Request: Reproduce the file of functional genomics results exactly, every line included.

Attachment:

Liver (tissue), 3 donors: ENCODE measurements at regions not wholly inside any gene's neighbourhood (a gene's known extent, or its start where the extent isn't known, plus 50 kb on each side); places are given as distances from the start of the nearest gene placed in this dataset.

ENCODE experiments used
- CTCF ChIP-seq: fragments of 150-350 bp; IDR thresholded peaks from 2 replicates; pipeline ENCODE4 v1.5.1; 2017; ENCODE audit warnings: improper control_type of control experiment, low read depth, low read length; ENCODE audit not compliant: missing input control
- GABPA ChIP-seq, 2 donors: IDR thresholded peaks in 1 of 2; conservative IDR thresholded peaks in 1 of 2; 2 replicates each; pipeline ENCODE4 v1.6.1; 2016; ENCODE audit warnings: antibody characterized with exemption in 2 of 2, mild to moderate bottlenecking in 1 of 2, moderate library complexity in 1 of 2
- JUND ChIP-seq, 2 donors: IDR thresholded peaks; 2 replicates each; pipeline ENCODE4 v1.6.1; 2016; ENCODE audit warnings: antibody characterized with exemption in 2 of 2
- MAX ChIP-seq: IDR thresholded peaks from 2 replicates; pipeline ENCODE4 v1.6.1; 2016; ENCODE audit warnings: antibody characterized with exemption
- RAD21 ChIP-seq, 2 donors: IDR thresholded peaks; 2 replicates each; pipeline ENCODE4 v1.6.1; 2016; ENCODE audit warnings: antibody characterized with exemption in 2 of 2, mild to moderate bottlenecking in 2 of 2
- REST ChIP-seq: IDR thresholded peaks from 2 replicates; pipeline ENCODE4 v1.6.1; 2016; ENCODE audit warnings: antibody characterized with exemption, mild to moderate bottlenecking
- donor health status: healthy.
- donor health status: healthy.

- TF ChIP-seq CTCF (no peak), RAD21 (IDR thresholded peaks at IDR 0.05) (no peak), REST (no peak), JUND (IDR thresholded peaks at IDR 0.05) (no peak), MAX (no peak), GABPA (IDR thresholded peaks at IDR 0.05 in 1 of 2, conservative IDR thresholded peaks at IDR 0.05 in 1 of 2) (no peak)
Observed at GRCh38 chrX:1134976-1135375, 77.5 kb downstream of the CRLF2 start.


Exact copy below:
Liver (tissue), 3 donors: ENCODE measurements at regions not wholly inside any gene's neighbourhood (a gene's known extent, or its start where the extent isn't known, plus 50 kb on each side); places are given as distances from the start of the nearest gene placed in this dataset.

ENCODE experiments used
- CTCF ChIP-seq: fragments of 150-350 bp; IDR thresholded peaks from 2 replicates; pipeline ENCODE4 v1.5.1; 2017; ENCODE audit warnings: improper control_type of control experiment, low read depth, low read length; ENCODE audit not compliant: missing input control
- GABPA ChIP-seq, 2 donors: IDR thresholded peaks in 1 of 2; conservative IDR thresholded peaks in 1 of 2; 2 replicates each; pipeline ENCODE4 v1.6.1; 2016; ENCODE audit warnings: antibody characterized with exemption in 2 of 2, mild to moderate bottlenecking in 1 of 2, moderate library complexity in 1 of 2
- JUND ChIP-seq, 2 donors: IDR thresholded peaks; 2 replicates each; pipeline ENCODE4 v1.6.1; 2016; ENCODE audit warnings: antibody characterized with exemption in 2 of 2
- MAX ChIP-seq: IDR thresholded peaks from 2 replicates; pipeline ENCODE4 v1.6.1; 2016; ENCODE audit warnings: antibody characterized with exemption
- RAD21 ChIP-seq, 2 donors: IDR thresholded peaks; 2 replicates each; pipeline ENCODE4 v1.6.1; 2016; ENCODE audit warnings: antibody characterized with exemption in 2 of 2, mild to moderate bottlenecking in 2 of 2
- REST ChIP-seq: IDR thresholded peaks from 2 replicates; pipeline ENCODE4 v1.6.1; 2016; ENCODE audit warnings: antibody characterized with exemption, mild to moderate bottlenecking
- donor health status: healthy.
- donor health status: healthy.

- TF ChIP-seq CTCF (no peak), RAD21 (IDR thresholded peaks at IDR 0.05) (no peak), REST (no peak), JUND (IDR thresholded peaks at IDR 0.05) (no peak), MAX (no peak), GABPA (IDR thresholded peaks at IDR 0.05 in 1 of 2, conservative IDR thresholded peaks at IDR 0.05 in 1 of 2) (no peak)
Observed at GRCh38 chrX:1134976-1135375, 77.5 kb downstream of the CRLF2 start.